By Joe Lewis - Staff Writer
Oct. 31, 2012 —
Six candidates for Olive Hill City Council participated in a highly touted public forum Friday night at the elementary school gymnasium.
The event was organized by the Olive Hill Chamber of Commerce and sponsored by several local businesses and community organizations.
Incumbent members Linda Lowe and Kenny Fankell were joined by Council hopefuls Glenn Meade, Gayle Smith, Angie Johnson and Debbie Baker Harman.
Current Council members Jerry Callihan, Allen Stapleton and Enoch Hicks did not participate.
Each candidate’s platform and vision for Olive Hill’s future came into focus during their answers to various questions throughout the evening.
Lowe and Harman both expressed a shared vision for revitalization of Olive Hill that would involve continued pursuit of grants and other funds aimed at a restoration of the town.
“I remember the vibrant community we once had,” said Harman. “Not too many years will pass before the generation who remembers is gone.”
“If you fail to plan, then you plan to fail,” said Lowe. “We need to develop a capital improvement plan and go after the financial resources available to make it happen.”
Glenn Meade, however, expressed a more progressive vision for the city’s future.
“We need to move into the twenty first century. Our buildings and infrastructure are dilapidated and need to be replaced and public information also needs to be accessible online,” Meade said.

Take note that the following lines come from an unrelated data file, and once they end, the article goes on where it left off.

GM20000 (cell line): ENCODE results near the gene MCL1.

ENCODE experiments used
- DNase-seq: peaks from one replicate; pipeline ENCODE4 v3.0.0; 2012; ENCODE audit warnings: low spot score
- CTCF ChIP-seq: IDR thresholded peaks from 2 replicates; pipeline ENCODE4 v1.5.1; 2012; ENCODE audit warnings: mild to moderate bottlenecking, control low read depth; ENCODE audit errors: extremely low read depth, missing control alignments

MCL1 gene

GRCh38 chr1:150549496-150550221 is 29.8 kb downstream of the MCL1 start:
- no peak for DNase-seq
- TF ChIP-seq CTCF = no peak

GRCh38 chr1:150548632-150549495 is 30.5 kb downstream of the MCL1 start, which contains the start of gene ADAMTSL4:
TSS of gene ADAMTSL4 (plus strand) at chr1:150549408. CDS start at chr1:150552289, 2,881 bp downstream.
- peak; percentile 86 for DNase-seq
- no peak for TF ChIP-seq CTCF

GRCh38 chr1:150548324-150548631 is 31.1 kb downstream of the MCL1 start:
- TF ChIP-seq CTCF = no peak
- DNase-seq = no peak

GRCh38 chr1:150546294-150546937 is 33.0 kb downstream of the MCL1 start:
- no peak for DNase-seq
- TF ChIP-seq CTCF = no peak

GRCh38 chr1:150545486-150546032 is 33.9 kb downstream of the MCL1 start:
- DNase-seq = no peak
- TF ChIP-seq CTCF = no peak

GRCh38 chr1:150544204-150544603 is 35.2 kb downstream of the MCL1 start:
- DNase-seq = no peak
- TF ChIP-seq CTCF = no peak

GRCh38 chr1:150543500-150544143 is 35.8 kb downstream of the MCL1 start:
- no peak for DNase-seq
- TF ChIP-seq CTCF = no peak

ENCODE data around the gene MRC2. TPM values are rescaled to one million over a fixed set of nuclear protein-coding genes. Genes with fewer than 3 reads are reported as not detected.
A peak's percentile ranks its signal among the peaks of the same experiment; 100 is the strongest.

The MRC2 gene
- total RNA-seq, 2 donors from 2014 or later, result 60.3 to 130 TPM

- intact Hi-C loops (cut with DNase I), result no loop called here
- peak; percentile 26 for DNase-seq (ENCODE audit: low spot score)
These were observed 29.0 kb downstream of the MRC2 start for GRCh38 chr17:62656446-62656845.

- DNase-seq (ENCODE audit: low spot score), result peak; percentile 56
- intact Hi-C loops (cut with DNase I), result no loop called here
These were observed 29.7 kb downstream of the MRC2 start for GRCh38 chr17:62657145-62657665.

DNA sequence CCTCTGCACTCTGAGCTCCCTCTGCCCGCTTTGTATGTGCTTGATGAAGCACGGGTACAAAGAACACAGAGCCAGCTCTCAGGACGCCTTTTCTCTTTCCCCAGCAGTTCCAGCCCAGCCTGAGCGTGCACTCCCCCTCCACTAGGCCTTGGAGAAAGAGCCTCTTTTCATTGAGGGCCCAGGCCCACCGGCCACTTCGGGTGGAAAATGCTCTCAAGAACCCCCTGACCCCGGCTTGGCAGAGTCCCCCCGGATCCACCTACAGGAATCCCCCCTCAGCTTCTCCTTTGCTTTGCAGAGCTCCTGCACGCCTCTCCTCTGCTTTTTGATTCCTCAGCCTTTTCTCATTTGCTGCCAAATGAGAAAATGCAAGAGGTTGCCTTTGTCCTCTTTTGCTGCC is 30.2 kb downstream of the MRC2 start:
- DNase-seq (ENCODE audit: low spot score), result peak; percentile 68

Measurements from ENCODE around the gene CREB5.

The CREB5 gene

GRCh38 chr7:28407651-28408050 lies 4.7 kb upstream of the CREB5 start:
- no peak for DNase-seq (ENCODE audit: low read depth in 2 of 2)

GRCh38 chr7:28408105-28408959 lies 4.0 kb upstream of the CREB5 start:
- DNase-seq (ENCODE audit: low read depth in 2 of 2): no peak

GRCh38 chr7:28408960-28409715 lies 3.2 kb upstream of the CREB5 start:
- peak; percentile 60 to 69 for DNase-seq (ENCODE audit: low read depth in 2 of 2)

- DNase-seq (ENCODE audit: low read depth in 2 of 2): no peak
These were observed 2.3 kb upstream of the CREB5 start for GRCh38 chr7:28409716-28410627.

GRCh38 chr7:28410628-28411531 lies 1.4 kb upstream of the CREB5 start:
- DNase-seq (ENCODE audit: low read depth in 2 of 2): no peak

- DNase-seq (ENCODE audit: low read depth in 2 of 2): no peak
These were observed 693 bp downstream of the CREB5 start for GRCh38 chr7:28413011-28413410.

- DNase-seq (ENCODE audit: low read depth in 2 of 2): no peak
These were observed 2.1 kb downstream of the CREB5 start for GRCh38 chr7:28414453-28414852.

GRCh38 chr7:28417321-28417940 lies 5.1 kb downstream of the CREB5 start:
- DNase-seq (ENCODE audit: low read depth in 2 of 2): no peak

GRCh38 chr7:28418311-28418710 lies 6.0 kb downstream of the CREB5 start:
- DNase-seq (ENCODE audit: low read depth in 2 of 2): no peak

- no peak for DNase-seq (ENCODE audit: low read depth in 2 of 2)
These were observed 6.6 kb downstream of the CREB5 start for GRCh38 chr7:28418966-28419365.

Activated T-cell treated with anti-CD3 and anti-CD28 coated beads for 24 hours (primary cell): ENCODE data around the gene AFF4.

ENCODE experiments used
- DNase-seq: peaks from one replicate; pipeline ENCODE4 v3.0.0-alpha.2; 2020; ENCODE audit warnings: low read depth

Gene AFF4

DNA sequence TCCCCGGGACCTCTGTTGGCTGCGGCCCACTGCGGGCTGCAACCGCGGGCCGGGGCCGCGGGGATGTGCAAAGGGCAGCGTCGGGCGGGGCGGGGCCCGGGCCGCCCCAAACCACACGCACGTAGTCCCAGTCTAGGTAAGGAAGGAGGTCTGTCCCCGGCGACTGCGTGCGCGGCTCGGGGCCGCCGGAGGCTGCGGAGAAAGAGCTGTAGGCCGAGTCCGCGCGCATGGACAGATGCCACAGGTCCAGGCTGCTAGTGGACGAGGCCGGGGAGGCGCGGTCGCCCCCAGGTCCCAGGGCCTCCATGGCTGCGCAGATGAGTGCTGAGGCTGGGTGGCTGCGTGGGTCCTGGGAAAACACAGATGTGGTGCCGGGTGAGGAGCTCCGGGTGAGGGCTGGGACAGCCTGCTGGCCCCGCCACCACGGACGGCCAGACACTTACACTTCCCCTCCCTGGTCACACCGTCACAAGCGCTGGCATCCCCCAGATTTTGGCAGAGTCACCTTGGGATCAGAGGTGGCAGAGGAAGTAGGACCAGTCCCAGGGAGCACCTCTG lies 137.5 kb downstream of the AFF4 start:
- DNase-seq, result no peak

Fankell and Smith both offered heavy criticism in their responses, each casting blame in different places for the city’s current problems with finances and management.
“The Council has to know what the finances actually look like before we can do anything about them,” said Fankell. “It’s also up to the mayor and city employees to carry out the Council’s wishes. Right now, there’s a feeling of mistrust toward City Hall.”
Smith, however, put the responsibility squarely on the backs of current Council members.
“It’s up to the Council to know what the utility rates are, as well as the finances,” said Smith. “If you have questions, it’s your responsibility to go to the city building and get the answers.”
Citing his experience as a former Council member and mayor, Smith also asserted that the city’s utilities are a vital source of revenue.
Meade rebuffed that comment, however, pointing out that according to state law, using utility money to fund city government generally is illegal.
Smith also was highly critical of the budget resources currently allocated to the city’s police force.
The most engaging and vibrant candidate at Friday night’s forum, however, was Angie Johnson.
The political newcomer cited her faith early and often as motivation for seeking a Council seat.
She also pointed to her track record of overcoming significant life obstacles as proof that she has what it takes to tackle the city’s lengthy list of issues.
“I’ve been to high places and I’ve been to low places,” Johnson said. “I’ve come out of a wheelchair from multiple sclerosis and when I thought everything was gone, He (God) wouldn’t let me quit.”
“We have to address our attitude and adopt the same kind of ‘don’t quit’ mentality when addressing Olive Hill’s problems.” Johnson said. “There are solutions. There is a way.”
The forum was moderated by Keith Kappes, publisher of the Journal-Times.
Joe Lewis can be reached at firstname.lastname@example.org or by telephone at 286-4201.